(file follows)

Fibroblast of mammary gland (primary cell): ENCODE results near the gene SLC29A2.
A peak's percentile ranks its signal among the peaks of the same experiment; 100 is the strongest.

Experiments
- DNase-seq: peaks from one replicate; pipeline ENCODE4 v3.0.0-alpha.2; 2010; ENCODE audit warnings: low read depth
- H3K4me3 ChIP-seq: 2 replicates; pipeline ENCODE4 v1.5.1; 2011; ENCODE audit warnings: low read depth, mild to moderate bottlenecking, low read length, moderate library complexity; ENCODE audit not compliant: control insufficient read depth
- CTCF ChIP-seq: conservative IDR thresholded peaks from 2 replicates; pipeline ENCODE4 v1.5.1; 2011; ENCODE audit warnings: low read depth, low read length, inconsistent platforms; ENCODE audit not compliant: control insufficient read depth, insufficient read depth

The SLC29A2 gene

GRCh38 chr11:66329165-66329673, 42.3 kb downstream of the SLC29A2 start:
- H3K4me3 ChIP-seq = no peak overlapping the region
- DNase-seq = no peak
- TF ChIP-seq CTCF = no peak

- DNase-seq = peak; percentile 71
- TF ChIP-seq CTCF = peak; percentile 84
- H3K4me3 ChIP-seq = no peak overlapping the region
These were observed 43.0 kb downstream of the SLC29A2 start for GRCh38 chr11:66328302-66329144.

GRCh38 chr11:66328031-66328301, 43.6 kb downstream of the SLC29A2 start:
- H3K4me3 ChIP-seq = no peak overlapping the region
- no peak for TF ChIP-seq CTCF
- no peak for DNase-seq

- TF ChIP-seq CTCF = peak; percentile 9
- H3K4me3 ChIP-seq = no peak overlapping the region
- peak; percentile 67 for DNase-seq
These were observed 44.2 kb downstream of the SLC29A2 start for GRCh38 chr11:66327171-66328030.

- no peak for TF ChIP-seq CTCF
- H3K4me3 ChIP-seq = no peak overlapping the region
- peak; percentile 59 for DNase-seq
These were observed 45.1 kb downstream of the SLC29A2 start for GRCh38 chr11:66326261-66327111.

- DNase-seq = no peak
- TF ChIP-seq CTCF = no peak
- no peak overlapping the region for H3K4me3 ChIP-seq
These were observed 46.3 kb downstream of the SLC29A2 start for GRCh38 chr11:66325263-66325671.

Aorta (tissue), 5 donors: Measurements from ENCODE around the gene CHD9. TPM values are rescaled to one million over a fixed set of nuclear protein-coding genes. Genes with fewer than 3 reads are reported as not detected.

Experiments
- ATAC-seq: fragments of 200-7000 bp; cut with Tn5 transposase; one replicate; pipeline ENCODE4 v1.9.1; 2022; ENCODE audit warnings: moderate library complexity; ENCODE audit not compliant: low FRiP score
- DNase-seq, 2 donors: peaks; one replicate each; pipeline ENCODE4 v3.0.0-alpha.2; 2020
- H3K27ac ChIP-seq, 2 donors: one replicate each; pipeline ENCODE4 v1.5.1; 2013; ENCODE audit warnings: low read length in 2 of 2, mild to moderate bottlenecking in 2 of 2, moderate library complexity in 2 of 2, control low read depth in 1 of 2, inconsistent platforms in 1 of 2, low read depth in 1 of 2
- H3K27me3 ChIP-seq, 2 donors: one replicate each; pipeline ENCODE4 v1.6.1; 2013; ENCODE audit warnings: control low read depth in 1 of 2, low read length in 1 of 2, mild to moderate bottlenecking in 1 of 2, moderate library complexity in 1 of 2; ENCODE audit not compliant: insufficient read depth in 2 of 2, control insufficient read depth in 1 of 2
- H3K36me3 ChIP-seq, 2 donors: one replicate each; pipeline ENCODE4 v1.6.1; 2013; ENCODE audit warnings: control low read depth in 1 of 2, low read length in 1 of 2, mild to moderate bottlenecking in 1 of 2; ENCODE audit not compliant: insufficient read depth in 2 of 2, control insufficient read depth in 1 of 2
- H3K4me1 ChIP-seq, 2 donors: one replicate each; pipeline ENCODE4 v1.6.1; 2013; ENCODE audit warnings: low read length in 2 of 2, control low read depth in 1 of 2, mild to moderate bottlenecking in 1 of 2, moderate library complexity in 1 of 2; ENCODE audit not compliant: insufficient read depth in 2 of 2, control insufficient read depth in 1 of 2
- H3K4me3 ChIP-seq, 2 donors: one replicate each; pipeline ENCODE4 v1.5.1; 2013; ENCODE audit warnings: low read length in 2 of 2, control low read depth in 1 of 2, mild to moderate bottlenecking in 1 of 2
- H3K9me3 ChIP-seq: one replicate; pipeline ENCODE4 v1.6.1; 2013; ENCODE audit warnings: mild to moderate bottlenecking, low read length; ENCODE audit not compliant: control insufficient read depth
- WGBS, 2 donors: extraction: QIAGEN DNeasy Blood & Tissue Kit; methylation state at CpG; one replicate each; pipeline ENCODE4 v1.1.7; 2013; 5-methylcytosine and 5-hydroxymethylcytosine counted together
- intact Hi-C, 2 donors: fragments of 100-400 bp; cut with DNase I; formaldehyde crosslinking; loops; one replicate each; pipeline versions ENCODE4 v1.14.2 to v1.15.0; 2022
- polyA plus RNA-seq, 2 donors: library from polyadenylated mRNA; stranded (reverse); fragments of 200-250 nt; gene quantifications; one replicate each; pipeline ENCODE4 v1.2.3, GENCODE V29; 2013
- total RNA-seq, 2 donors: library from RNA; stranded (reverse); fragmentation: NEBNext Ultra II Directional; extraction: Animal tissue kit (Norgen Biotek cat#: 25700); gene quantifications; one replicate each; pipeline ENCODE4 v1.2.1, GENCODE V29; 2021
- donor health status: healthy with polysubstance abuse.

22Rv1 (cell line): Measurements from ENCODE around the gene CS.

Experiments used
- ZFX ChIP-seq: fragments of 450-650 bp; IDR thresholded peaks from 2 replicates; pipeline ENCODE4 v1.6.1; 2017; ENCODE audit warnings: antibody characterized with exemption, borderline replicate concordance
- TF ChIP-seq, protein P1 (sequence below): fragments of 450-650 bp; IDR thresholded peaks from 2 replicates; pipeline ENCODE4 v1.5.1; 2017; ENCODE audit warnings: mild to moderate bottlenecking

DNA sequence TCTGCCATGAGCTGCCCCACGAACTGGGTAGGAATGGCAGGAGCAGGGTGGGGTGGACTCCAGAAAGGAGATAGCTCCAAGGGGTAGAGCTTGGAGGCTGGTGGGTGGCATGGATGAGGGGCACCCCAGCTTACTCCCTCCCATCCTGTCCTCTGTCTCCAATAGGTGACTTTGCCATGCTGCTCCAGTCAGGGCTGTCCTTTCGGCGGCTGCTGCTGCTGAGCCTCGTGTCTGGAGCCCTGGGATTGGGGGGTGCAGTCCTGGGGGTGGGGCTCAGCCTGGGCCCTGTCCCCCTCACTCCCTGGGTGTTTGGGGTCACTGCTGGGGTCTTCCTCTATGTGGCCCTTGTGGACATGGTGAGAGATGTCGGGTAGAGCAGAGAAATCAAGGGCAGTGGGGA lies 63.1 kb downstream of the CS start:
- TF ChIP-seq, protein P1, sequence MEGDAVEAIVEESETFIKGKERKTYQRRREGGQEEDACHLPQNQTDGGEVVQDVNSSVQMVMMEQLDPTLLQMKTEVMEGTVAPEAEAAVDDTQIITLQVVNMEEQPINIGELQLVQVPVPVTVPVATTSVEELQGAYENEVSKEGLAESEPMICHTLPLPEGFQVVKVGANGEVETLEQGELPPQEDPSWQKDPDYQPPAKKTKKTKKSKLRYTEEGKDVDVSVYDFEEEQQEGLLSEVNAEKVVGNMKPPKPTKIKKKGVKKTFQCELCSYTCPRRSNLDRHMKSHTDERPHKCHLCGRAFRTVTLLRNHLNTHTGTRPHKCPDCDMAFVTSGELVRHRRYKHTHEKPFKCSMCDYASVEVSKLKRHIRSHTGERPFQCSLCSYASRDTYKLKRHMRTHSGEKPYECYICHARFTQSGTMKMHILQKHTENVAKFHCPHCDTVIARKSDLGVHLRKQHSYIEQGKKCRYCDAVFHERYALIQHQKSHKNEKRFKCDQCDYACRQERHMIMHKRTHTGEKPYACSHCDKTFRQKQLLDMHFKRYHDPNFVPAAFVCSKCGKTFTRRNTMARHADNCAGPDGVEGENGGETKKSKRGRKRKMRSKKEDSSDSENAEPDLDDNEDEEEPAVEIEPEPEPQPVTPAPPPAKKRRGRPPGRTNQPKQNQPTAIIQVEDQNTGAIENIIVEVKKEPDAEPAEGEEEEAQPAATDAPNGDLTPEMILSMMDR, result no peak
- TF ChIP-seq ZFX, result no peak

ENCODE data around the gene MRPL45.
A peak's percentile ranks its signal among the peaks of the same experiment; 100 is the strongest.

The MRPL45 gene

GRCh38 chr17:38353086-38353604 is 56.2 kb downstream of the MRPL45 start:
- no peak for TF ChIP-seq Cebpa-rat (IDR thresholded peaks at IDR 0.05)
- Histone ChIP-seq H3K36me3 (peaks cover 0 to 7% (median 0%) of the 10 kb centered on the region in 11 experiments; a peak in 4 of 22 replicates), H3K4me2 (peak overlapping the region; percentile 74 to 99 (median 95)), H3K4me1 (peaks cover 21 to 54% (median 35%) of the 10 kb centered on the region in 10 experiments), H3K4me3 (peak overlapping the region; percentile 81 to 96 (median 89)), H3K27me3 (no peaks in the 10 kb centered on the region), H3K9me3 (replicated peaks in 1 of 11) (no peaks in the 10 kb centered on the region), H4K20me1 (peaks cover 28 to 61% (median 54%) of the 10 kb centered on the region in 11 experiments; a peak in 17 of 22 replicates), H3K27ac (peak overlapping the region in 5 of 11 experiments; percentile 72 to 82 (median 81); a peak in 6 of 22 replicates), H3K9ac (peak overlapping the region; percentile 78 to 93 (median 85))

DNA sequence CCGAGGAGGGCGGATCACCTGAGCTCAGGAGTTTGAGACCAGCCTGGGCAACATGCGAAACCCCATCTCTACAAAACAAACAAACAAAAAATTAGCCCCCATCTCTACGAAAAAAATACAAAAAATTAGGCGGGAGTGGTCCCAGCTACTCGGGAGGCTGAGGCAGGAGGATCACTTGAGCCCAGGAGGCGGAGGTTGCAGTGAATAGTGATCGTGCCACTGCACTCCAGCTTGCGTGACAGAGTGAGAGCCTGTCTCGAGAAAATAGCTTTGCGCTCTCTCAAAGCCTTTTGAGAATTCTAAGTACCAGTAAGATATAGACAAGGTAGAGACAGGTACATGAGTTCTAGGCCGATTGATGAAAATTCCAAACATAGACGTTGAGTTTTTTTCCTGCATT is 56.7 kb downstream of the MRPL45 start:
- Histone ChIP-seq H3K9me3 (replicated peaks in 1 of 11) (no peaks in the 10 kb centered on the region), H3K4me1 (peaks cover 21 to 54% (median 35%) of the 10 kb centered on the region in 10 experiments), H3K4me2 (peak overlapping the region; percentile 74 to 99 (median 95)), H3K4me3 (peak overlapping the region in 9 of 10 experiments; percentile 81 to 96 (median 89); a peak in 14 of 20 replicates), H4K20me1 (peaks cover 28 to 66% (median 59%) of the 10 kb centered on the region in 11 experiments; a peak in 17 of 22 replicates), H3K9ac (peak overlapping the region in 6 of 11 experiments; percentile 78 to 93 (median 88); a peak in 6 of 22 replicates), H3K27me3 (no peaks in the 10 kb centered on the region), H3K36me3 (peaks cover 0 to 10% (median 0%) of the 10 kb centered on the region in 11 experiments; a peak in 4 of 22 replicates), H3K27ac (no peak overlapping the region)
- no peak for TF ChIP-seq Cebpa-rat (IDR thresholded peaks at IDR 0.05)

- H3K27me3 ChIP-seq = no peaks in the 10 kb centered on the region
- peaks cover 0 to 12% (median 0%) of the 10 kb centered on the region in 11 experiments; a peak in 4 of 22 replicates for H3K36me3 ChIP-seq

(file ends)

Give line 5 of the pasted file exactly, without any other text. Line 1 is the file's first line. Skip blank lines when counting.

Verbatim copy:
- H3K4me3 ChIP-seq: 2 replicates; pipeline ENCODE4 v1.5.1; 2011; ENCODE audit warnings: low read depth, mild to moderate bottlenecking, low read length, moderate library complexity; ENCODE audit not compliant: control insufficient read depth